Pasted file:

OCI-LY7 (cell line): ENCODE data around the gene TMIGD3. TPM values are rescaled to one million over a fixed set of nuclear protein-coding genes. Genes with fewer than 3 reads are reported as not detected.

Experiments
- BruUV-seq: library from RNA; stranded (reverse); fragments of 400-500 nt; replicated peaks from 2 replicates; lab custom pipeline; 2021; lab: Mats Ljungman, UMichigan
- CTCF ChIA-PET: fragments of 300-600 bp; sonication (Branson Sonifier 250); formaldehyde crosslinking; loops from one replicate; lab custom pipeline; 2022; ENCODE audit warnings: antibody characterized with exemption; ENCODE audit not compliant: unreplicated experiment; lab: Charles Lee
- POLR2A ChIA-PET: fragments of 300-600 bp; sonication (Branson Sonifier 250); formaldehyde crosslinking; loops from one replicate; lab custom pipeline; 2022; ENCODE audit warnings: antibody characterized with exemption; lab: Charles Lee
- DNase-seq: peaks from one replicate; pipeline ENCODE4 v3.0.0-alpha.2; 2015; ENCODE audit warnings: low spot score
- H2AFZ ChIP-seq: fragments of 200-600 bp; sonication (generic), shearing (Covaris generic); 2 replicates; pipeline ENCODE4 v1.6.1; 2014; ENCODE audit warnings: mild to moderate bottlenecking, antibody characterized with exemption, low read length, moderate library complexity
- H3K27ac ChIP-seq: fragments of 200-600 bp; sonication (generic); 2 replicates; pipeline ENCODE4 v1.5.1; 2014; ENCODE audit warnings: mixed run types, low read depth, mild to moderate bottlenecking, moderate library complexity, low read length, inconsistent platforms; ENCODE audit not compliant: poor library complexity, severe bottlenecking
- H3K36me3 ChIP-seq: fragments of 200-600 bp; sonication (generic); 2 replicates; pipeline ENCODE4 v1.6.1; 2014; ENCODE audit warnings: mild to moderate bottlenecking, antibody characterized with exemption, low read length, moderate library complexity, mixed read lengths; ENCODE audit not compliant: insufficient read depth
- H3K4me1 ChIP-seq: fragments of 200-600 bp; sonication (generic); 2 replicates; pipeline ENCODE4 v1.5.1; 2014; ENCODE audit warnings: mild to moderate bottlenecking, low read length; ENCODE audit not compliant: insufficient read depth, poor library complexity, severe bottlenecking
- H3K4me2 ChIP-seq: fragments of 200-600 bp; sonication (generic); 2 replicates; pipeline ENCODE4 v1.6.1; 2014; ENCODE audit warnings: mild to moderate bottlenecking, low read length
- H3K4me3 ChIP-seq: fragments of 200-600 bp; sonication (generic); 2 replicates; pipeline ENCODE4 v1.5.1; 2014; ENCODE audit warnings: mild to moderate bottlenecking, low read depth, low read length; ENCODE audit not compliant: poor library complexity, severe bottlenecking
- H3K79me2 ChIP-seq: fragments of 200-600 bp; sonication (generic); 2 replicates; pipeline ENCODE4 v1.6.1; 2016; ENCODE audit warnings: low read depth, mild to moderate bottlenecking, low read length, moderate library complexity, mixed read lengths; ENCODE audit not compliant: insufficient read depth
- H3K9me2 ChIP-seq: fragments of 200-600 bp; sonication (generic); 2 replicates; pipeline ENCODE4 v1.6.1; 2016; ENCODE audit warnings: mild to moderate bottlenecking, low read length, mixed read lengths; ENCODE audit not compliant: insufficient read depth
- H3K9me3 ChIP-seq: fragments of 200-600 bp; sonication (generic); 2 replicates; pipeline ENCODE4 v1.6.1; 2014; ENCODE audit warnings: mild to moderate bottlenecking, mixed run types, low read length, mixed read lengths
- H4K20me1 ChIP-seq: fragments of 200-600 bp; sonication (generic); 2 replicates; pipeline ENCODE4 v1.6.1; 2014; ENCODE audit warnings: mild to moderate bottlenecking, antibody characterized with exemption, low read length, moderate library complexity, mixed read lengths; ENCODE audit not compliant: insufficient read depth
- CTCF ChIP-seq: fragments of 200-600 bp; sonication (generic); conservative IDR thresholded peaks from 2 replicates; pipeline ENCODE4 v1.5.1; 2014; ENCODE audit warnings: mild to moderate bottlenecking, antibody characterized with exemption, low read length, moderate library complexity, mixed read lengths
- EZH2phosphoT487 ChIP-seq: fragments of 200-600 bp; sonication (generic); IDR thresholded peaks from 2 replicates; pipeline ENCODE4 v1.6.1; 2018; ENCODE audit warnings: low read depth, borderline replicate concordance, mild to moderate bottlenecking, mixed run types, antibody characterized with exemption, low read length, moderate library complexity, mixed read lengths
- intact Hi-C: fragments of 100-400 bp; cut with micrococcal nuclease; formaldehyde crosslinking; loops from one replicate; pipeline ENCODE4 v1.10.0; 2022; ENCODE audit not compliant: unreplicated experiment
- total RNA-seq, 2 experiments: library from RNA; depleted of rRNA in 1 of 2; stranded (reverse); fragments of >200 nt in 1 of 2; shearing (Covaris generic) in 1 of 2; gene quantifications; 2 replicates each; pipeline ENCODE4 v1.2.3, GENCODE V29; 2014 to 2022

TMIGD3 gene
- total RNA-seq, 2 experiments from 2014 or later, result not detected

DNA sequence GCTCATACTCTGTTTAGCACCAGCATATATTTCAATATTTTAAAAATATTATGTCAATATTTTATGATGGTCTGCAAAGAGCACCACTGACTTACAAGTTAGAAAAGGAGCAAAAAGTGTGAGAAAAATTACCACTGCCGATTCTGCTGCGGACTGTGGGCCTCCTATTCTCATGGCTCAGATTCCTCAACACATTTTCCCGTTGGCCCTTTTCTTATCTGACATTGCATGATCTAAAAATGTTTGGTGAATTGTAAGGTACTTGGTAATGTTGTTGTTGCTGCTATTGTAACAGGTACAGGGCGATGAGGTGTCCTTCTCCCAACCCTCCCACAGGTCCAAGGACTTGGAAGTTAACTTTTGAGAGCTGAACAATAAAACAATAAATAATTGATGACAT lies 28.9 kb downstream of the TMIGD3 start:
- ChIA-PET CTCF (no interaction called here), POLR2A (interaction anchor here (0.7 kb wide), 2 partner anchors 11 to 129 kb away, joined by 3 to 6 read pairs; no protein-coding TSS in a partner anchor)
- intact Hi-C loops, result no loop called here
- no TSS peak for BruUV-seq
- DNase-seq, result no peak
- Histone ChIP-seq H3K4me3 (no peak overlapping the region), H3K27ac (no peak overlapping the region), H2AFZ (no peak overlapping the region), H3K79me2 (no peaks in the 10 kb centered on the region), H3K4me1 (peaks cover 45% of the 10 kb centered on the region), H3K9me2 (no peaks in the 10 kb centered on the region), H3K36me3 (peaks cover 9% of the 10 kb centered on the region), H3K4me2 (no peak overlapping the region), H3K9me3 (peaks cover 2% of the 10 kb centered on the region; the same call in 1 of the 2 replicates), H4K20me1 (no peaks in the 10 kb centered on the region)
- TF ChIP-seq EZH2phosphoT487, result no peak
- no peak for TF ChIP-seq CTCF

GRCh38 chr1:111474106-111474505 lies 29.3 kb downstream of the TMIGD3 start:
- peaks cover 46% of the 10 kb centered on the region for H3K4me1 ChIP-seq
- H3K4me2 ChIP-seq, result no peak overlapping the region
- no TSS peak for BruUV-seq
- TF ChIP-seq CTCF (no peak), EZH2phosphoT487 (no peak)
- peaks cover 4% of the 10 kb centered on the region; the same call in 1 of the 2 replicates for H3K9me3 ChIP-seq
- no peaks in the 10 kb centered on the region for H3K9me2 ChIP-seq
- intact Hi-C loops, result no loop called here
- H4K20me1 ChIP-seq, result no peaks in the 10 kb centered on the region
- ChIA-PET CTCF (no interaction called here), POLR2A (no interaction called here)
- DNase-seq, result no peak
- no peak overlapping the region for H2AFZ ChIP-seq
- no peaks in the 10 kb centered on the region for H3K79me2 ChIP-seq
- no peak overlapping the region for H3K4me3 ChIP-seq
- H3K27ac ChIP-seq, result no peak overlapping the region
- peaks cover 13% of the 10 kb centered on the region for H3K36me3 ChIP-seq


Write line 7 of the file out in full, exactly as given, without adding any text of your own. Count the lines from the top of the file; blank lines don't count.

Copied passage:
- H2AFZ ChIP-seq: fragments of 200-600 bp; sonication (generic), shearing (Covaris generic); 2 replicates; pipeline ENCODE4 v1.6.1; 2014; ENCODE audit warnings: mild to moderate bottlenecking, antibody characterized with exemption, low read length, moderate library complexity